There’s a brilliant bit of ‘What if?’ storytelling early on in Trainspotting director Danny Boyle’s The Beatles jukebox-brought-to-life movie Yesterday.
It posits a world where the music of Liverpool’s most famous sons has been wiped from existence. Only three folks worldwide remember.
In his first big screen outing, EastEnders alumnus Himesh Patel plays Jack, a talented but going-nowhere pub singer.
Depressed by an empty tent showing at his first big festival booking, he’s hit by a bus and wakes up in hospital in an alternate timeline where The Beatles never happened.
But they live on in Jack’s head. And soon he cheekily takes full advantage of his odd situation and The Beatles’ back catalogue, passing it off as his own.
Googling the ramifications of their never-happened status, he discovers the Rolling Stones are safe but Oasis isn’t a thing either.
“Obviously,” he says, smirking.
A sassy aside that takes direct aim at the Gallagher brothers’ derivative Beatles sound, it makes full mischievous use of the Twilight Zone set-up, tantalisingly hinting at a movie willing to have a bit of fun with this alternate reality.
The sort of movie that Boyle, who re-animated the zombie genre exhilaratingly with 2002’s 28 Days Later, should make.
But because Yesterday is written by the unimaginative cheese factory that is Love Actually scribe Richard Curtis, long past his glory days of Four Weddings and a Funeral and Notting Hill, there’s next to none of that.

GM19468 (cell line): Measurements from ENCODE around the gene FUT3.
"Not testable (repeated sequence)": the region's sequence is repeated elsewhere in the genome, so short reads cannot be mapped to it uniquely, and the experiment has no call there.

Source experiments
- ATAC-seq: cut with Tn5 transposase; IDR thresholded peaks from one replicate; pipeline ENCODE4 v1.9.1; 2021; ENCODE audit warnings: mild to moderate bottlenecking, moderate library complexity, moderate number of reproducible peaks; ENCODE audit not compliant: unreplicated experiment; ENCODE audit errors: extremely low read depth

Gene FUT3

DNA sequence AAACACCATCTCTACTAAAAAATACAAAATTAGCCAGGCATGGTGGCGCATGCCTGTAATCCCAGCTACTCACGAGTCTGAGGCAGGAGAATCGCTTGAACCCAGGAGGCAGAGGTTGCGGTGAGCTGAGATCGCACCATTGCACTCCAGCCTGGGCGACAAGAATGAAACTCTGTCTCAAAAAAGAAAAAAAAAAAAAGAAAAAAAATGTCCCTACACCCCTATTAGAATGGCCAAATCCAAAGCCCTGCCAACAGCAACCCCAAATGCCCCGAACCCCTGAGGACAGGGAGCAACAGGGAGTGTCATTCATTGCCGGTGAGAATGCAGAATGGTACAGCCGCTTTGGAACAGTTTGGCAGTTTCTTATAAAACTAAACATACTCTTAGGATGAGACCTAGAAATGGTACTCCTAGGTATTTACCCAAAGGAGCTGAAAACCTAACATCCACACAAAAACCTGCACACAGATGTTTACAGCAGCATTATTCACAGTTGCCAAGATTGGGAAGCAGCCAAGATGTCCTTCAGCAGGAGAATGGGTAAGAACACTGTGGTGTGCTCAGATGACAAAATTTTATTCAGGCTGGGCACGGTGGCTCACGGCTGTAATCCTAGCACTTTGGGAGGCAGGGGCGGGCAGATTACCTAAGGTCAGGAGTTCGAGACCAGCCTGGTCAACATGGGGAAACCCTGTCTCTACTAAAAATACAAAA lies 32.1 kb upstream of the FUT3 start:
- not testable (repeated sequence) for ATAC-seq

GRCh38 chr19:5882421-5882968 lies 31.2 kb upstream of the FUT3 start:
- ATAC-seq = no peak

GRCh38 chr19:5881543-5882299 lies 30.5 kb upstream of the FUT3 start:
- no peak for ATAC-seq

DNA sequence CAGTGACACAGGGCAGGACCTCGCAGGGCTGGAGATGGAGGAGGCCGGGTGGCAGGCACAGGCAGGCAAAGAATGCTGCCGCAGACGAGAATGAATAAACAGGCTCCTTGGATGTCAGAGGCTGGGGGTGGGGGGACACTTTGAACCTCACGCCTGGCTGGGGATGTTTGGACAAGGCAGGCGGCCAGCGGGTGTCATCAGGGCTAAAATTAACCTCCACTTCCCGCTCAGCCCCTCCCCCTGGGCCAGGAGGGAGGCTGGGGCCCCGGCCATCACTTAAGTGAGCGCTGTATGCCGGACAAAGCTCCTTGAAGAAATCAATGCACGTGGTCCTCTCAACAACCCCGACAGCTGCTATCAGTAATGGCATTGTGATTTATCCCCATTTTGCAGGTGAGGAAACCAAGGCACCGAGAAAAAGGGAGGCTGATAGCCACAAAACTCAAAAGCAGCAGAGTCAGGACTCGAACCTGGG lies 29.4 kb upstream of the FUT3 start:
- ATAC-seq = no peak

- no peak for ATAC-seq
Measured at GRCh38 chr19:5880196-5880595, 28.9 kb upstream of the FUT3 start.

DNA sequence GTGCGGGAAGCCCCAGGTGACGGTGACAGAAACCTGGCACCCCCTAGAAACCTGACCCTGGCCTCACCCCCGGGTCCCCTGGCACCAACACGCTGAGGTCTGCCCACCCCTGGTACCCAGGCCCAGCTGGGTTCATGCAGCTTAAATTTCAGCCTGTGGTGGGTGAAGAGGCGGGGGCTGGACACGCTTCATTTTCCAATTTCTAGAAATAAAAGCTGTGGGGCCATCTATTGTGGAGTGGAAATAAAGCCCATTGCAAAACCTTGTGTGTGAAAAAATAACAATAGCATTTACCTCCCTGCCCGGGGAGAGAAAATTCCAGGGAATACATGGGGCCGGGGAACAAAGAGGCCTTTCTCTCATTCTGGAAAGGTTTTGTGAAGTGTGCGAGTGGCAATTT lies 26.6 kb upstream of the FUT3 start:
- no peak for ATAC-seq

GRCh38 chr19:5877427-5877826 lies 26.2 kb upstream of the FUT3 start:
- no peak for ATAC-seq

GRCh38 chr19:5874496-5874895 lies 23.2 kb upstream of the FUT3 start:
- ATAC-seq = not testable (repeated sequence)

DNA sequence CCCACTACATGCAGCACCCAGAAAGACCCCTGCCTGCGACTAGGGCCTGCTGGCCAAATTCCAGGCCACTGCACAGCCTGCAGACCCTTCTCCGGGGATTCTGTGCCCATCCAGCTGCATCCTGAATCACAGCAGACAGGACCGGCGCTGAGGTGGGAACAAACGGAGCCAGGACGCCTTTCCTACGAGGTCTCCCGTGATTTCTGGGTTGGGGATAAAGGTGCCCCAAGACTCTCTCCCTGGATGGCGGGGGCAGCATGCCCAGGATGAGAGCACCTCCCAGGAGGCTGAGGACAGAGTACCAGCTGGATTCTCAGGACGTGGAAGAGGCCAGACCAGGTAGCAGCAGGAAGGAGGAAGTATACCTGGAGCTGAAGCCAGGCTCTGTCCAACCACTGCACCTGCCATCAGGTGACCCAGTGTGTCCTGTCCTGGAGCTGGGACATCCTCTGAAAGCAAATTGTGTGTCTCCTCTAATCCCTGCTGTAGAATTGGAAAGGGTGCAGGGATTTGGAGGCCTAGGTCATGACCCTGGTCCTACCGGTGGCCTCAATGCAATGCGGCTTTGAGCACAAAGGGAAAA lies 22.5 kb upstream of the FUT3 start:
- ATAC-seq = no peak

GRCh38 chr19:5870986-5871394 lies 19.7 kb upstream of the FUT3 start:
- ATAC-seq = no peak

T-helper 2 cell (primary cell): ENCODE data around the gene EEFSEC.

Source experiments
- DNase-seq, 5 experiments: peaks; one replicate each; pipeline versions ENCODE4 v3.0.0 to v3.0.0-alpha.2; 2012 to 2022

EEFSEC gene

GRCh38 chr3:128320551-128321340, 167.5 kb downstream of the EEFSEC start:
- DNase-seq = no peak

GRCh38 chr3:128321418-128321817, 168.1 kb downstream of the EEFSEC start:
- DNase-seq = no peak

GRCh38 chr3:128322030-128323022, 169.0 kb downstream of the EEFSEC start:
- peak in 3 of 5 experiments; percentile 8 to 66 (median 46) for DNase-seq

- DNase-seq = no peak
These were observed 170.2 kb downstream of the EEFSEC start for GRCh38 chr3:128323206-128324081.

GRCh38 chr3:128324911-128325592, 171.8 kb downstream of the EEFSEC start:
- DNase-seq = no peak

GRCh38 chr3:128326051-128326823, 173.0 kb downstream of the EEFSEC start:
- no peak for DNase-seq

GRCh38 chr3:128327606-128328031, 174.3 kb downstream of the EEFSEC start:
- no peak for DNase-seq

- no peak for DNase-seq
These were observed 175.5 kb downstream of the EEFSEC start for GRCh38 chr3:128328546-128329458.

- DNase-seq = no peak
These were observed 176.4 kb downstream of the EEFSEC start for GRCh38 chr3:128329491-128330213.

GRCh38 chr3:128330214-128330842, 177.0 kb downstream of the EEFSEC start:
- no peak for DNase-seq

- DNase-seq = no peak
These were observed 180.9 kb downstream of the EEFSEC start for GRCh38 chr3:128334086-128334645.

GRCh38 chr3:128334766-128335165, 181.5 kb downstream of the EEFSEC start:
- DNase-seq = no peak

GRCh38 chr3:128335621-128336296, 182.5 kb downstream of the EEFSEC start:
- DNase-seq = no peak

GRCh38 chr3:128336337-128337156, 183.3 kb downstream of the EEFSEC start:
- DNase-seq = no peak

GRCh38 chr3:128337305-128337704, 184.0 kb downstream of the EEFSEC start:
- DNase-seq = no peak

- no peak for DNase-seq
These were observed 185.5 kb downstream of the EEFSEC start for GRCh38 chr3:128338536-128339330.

Instead what we get is an amiable enough and thoroughly formulaic will-they-won’t-they romance between Jack and his bestie/manager/maths teacher Ellie (Cinderella’s Lily James).
Thanks to an overstretched two-hour run time, the answer to the ‘What if’ question is ‘Who cares?’
It probably doesn’t matter.
Packed full of The Beatles’ barnstorming pop, the reality is this movie’s engineered to be a huge crowd pleaser, all but guaranteed to go gangbusters a la the similarly spirited Rocketman and Bohemian Rhapsody.
But, like them, Yesterday lacks ambition.
Sure, Patel and James are adorably cute.
Saturday Night Live breakout Kate McKinnon has heaps of fun as a dead-hearted music rep who takes over Ellie’s managerial duties once Jack begins to blow up, and cameo king Ed Sheeran is also game for a laugh, playing a piss-take of himself.
There’s even some spot-on hilarity in a heinous marketing meeting that workshops The Beatles’ spark of kaleidoscopic creativity, but I can’t help feeling Yesterday could have been so much more.
What would a world without the original boy band look like?
How much deeper would the knock-on effects of their erasure run?
How would those that remember cope with the weird amnesiac world they inherited, and what would they think of Jack’s appropriation?
For the most part, Yesterday isn’t interested in asking these questions, and what little we see of what has changed works an oddly puritan streak.
Jack doesn’t drink, mainly so the film can work a running joke that Coca-Cola doesn’t exist in the world’s weirdest product placement for Pepsi.
Cigarettes have also been wiped from the timeline, but as for how these deletions connect to The Beatles, we’ll never know.
And to be honest, when this mild amusement was said and done, I was happy to let it be.